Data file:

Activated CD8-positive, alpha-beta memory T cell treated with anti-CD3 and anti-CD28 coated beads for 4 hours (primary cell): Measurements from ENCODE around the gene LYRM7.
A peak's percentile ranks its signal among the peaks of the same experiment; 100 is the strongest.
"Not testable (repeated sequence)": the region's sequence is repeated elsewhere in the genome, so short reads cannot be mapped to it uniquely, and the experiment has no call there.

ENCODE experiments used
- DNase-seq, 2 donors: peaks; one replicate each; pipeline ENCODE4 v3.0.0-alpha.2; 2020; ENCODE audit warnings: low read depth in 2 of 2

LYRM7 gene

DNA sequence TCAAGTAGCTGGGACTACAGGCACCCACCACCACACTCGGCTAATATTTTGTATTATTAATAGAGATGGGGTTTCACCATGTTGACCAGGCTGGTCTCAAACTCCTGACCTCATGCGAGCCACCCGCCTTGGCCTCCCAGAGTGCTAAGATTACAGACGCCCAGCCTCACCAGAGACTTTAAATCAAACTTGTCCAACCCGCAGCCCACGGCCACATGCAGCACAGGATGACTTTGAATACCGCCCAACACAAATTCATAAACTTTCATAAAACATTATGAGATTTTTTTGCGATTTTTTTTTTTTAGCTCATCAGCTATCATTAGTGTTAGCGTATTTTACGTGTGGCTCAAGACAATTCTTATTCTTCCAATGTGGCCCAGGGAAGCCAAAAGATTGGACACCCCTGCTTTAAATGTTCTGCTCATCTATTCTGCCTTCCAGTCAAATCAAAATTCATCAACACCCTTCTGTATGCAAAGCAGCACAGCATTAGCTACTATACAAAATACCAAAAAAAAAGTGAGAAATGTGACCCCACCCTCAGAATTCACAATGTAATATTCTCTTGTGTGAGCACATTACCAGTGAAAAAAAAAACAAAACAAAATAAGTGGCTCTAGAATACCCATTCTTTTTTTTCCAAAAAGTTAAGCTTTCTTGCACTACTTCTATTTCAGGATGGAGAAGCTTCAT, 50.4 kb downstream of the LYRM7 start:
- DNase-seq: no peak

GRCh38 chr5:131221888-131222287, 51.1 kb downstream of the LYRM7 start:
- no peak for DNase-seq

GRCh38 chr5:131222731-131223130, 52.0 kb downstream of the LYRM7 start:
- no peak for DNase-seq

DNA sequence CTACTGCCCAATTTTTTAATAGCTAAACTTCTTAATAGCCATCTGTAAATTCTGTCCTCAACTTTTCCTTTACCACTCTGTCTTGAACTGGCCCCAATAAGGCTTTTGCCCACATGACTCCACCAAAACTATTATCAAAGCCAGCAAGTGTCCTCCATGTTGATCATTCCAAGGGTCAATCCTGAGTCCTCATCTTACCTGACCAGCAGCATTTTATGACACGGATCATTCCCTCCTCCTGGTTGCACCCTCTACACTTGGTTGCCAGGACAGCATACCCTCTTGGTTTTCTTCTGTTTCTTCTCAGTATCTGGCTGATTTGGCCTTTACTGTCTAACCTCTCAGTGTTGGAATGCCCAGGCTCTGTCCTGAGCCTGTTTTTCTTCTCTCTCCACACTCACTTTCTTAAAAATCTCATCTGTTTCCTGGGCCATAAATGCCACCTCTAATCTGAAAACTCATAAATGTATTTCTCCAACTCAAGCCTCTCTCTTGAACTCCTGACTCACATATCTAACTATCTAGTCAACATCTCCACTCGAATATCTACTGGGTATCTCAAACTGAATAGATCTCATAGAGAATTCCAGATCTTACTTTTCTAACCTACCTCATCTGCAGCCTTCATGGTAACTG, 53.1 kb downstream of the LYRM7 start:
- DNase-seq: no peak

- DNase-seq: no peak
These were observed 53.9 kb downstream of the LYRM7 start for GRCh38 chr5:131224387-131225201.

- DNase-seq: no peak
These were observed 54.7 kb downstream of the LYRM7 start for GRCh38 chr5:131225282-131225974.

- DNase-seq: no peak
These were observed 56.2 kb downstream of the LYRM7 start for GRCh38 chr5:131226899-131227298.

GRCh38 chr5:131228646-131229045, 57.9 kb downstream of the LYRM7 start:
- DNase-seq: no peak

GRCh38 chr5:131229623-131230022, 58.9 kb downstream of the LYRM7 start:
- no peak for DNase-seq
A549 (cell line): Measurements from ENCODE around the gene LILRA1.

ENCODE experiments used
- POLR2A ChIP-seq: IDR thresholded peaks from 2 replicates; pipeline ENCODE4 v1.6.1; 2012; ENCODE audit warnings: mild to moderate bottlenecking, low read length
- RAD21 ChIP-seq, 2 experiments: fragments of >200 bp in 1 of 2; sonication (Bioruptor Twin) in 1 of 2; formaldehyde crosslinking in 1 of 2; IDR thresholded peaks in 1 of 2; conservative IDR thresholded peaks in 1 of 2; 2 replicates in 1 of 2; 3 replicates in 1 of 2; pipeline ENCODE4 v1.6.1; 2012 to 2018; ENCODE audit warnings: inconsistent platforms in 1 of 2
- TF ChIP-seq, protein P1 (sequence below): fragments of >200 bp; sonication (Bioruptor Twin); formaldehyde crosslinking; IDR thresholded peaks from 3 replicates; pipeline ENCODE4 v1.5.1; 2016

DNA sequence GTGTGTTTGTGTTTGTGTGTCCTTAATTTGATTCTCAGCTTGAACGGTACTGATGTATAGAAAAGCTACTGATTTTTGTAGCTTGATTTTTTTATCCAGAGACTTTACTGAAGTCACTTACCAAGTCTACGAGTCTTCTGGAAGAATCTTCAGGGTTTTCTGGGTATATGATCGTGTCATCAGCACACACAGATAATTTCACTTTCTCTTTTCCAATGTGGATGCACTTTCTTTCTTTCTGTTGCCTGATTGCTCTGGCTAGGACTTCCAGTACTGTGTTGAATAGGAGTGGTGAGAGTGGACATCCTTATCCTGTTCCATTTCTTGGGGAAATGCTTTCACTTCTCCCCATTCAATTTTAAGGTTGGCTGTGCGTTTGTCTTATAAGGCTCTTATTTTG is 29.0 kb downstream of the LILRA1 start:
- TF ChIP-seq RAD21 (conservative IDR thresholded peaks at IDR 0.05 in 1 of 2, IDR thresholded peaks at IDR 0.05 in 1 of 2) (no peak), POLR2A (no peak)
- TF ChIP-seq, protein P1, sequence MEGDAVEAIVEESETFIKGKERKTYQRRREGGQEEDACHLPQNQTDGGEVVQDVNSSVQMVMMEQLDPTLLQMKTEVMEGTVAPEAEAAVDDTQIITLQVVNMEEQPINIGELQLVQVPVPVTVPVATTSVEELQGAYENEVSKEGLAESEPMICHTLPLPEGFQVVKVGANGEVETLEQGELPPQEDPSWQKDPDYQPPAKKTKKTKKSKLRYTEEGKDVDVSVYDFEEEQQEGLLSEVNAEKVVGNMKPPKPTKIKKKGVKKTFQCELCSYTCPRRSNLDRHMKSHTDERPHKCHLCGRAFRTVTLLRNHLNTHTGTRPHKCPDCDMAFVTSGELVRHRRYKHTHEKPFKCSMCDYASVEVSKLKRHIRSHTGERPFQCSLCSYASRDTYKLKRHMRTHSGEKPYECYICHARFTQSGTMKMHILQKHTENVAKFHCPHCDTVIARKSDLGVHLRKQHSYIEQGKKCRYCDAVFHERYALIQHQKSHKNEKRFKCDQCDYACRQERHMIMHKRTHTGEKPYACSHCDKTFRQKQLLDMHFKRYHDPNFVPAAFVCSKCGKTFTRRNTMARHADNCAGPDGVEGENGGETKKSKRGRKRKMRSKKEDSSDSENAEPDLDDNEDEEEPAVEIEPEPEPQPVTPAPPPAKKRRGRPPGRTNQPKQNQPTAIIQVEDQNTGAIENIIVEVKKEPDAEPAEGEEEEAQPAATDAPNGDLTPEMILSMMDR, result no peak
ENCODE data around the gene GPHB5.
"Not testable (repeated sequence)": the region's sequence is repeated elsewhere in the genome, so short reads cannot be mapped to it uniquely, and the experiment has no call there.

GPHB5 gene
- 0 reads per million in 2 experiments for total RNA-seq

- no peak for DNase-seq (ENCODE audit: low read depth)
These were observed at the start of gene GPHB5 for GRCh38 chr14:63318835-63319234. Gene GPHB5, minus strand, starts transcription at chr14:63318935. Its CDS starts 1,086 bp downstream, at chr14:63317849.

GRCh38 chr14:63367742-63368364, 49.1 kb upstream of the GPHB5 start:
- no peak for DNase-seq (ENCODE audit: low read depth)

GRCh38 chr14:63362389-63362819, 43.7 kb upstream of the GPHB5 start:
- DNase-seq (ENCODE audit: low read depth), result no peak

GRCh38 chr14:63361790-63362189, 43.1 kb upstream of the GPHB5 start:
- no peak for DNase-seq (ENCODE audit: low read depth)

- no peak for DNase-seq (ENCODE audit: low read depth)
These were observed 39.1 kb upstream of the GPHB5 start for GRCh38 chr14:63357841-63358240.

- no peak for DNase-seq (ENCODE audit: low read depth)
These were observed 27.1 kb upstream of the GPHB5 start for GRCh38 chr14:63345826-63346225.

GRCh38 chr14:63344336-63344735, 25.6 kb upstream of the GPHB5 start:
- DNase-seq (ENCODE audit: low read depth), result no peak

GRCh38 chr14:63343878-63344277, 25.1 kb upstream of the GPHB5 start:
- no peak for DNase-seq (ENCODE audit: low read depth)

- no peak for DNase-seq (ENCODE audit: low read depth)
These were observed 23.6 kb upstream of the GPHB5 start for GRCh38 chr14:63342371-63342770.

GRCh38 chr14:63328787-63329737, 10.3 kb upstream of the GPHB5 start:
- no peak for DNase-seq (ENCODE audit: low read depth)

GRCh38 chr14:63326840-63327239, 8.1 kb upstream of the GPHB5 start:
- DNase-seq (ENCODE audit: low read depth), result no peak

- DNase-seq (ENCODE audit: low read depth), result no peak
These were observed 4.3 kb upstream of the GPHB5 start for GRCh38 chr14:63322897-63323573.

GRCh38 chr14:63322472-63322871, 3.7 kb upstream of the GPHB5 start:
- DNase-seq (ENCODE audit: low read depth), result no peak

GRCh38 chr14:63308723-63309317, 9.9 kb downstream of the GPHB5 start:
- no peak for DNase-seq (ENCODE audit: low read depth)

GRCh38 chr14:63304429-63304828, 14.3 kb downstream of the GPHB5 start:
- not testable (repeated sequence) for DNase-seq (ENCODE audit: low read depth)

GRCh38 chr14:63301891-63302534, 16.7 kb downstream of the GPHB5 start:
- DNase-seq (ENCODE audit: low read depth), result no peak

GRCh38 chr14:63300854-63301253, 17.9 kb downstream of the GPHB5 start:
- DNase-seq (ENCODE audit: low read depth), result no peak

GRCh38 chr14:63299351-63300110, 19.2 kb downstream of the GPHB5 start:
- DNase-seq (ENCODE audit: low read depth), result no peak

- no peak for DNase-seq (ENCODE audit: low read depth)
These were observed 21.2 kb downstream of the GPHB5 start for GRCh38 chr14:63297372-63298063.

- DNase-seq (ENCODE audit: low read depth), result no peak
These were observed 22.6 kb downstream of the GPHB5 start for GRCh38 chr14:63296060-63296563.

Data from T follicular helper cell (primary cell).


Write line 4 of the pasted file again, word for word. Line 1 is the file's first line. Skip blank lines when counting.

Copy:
ENCODE experiments used